The European battle tank saga. In late August, France reportedly offered Italy to participate in the development of the Main Ground Combat System it shared with Germany. The project was launched in 2012 but suffered extensive delays because of friction from both sides. Now, according to Handelsblatt, Berlin has apparently reacted by agreeing to develop a next-generation battle tank with Madrid, Rome and Stockholm.
- If confirmed, this could spell the end for the partnership between Rheinmetall and KNDS, a joint venture set up in 2015 by Germany’s Krauss-Maffei Wegmann (KMW) and France’s Nexter.
- Reportedly, the German companies want to keep the Nexter group out – as would be highlighted by the official launch of a parallel tank programme that could potentially rival the MGCS.
Flagging cooperation. The Franco-German battle tank development project was launched in 2012. It has however struggled to gain momentum due to a series of delays and discontent among both industrial partners, as well as the governments in Paris and Berlin. It’s indicative that France has not earmarked funding for the MGCS in its 2023 defence budget. The same applies to the next-generation Future Air Combat System (FCAS) fighter jet development programme, also developed jointly with Germany.
- Meanwhile, equipping European countries with up-to-date tanks is adding more pressure on the MGCS future. Instead of waiting for the decades needed to design and put such battle tanks into production, European capitals could choose to immediately buy already-available products.
- That’s what Poland did when it decided to buy 250 American Abrams M1A2 tanks in 2022.
From the French ultimatum… In this context, the French offer to bring Italy into the MGCS fold looked like an ultimatum to Germany, along the take-it-or-leave-it lines of either extending the project to Italy (through defence giant Leonardo) or ending the collaboration. It would have been a French attempt to rebalance their relationship with their German partners, especially Rheinmetall, by leveraging the excellent relations between Paris and Rome.
- La Tribune, which broke the news, wrote that Italy was France’s “new favourite partner.” That’s based on an expanding range of joint projects, such as Mbda’s Aster missile, Rome’s recent entry in the Franco-British FMAN/FMC missiles, and above all, the agreement for the mid-life upgrade of four Fremm frigates (two French and two Italian).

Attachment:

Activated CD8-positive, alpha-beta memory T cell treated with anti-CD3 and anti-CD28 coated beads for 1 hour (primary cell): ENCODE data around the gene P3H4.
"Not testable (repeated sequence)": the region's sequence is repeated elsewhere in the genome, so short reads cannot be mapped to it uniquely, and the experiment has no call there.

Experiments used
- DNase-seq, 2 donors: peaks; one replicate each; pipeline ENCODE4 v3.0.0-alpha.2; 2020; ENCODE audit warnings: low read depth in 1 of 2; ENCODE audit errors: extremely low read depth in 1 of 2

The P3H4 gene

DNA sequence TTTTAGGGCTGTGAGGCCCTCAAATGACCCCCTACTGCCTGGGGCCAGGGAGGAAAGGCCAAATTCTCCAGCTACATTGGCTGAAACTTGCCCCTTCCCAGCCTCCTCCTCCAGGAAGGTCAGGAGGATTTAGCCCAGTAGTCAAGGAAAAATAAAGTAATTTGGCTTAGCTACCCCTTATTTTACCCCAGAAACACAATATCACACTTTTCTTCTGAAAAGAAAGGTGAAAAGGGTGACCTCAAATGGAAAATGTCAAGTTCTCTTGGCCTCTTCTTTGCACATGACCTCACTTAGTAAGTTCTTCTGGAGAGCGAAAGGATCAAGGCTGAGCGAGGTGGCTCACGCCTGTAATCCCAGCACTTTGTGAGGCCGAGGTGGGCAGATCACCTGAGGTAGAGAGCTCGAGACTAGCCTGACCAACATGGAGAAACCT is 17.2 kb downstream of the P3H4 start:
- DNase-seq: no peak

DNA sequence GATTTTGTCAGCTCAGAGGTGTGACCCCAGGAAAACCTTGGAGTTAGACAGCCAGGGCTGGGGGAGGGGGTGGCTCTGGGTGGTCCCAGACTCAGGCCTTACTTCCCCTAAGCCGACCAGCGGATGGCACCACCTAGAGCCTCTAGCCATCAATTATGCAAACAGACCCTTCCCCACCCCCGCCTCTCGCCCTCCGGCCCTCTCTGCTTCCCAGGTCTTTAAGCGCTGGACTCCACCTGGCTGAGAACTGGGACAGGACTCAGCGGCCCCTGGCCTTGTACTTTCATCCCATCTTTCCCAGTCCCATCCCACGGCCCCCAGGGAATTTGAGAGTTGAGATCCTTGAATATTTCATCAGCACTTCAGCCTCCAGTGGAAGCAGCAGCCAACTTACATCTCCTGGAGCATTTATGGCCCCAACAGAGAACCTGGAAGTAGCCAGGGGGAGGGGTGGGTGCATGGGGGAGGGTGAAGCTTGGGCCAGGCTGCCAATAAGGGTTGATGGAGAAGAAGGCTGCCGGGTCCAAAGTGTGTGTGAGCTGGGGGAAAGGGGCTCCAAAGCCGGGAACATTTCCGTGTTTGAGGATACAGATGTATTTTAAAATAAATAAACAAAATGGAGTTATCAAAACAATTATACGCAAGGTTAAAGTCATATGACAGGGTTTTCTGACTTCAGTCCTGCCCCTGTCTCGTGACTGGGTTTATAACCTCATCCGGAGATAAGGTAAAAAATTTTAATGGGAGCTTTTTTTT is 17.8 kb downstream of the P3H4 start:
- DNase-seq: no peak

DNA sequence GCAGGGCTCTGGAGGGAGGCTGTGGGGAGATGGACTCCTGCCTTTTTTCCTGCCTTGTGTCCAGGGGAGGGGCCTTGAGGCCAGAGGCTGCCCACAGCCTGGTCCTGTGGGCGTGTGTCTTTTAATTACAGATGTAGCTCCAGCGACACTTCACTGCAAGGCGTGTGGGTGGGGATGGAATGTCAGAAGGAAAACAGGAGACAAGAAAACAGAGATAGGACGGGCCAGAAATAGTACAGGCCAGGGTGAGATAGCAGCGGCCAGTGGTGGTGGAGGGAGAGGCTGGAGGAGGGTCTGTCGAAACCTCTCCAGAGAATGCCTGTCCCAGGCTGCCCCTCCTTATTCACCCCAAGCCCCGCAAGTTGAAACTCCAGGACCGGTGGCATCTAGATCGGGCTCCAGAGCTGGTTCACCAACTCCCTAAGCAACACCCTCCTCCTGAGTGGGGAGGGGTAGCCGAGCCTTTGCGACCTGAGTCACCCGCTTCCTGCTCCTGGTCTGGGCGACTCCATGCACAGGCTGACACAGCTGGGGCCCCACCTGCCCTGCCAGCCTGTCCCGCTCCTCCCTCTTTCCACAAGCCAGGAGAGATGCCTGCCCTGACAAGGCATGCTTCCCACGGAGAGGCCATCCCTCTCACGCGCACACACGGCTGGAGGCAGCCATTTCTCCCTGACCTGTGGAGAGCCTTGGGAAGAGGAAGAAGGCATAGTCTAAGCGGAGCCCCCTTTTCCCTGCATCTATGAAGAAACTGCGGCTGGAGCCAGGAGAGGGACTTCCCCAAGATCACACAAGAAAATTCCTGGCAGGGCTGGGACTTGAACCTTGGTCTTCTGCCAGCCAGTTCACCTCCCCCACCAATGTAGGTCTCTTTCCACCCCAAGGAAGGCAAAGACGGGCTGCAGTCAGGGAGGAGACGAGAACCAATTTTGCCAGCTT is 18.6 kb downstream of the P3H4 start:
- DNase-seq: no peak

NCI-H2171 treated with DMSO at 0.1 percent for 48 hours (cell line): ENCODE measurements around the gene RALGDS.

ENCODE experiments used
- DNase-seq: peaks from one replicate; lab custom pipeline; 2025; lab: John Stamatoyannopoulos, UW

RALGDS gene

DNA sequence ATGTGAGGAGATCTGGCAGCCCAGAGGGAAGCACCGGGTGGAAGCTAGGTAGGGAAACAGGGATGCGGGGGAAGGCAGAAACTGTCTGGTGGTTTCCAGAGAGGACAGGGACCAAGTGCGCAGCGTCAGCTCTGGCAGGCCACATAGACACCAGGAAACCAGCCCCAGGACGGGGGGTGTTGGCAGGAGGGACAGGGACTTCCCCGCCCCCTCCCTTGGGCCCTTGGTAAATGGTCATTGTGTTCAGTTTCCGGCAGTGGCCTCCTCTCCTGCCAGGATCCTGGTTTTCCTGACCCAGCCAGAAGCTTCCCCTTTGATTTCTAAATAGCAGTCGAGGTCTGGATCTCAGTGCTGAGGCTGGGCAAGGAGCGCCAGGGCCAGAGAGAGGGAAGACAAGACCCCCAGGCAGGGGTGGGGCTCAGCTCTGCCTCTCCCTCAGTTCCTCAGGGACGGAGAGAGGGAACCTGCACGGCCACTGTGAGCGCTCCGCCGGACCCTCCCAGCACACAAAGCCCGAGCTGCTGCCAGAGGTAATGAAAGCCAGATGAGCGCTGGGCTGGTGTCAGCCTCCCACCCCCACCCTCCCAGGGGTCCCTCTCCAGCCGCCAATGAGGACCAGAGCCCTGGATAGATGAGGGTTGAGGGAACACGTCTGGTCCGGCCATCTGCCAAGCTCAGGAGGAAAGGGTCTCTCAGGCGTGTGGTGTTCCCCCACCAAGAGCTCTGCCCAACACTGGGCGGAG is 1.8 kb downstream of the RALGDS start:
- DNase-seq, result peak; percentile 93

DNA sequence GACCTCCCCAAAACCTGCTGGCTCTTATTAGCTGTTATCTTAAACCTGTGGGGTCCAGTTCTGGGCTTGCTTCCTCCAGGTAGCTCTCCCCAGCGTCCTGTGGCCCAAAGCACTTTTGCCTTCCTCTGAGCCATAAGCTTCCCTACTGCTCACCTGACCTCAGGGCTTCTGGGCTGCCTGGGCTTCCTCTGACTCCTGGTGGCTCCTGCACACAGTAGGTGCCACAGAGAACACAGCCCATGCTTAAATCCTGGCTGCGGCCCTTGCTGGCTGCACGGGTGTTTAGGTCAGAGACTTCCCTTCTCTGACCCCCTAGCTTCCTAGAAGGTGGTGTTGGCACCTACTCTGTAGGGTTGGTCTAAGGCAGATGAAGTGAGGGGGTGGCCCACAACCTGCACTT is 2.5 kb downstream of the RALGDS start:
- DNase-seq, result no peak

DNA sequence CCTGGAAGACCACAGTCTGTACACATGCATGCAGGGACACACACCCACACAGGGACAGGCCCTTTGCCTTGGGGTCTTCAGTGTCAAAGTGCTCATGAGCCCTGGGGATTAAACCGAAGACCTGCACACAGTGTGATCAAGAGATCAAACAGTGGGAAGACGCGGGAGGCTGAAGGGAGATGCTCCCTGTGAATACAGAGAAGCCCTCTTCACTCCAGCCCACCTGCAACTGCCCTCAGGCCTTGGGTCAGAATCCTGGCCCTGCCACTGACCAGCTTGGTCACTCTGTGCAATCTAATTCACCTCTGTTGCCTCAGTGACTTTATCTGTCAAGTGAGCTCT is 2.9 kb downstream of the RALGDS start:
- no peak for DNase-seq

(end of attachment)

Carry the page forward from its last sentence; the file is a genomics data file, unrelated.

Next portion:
… to Germany’s EU-wide countermove. Germany’s reported agreement changes the cards on the table. Along with KMW and Rheinmetall, Leonardo and the Swedish defence group SAAB would participate by obtaining funds from the European Defence Fund (EDF), of which some €5 billion has been made available precisely for joint armament projects between EU countries.
- Rome already boasts very solid relations with Berlin in the land sector, as demonstrated by its recent decision to purchase Leopard 2A8 tanks starting in 2024, to be added to its own 125 modernised Ariete C2 tanks.
- Italy aims to have around 256 main battle tank (MBT) systems capable of equipping four tank regiments, and its decision to include the Leopards is about speeding up their deployment.
Fixing the EU’s fragmented arsenal. Of all the different weapon systems, the one that best represents the incoherent state of the European defence sector is precisely the main battle tank. Today, the roughly 6,000 MBTs in service within the EU countries’ armed forces belong to seventeen different models, to say nothing of the modified variants and the varying degrees of modernity in service simultaneously.
- A quick comparison shows the 2,500 tanks in the United States are all a single model, the M1 Abrams, which serves as the base for different variants to meet the forces’ operational needs.
Are next-gen jets next? Finally, this reported EU tank development could also signal a future rapprochement of the parallel programmes on the sixth-generation fighter, i.e. the FCAS and the Global Combat Air Programme (the GCAP, featuring Italy, Japan and the United Kingdom). While the latter enjoys a great deal of momentum, the former is also plagued by heavy delays and lack of cooperation.
- Crucially, Stockholm has expressed a strong interest for entering the GCAP programme during a meeting between Italian and Swedish defence officials in early 2022.
- As it were, these developments could ultimately lead Paris and Berlin to open up to the idea of coalescing around the GCAP instead – and push the integration of European defence further.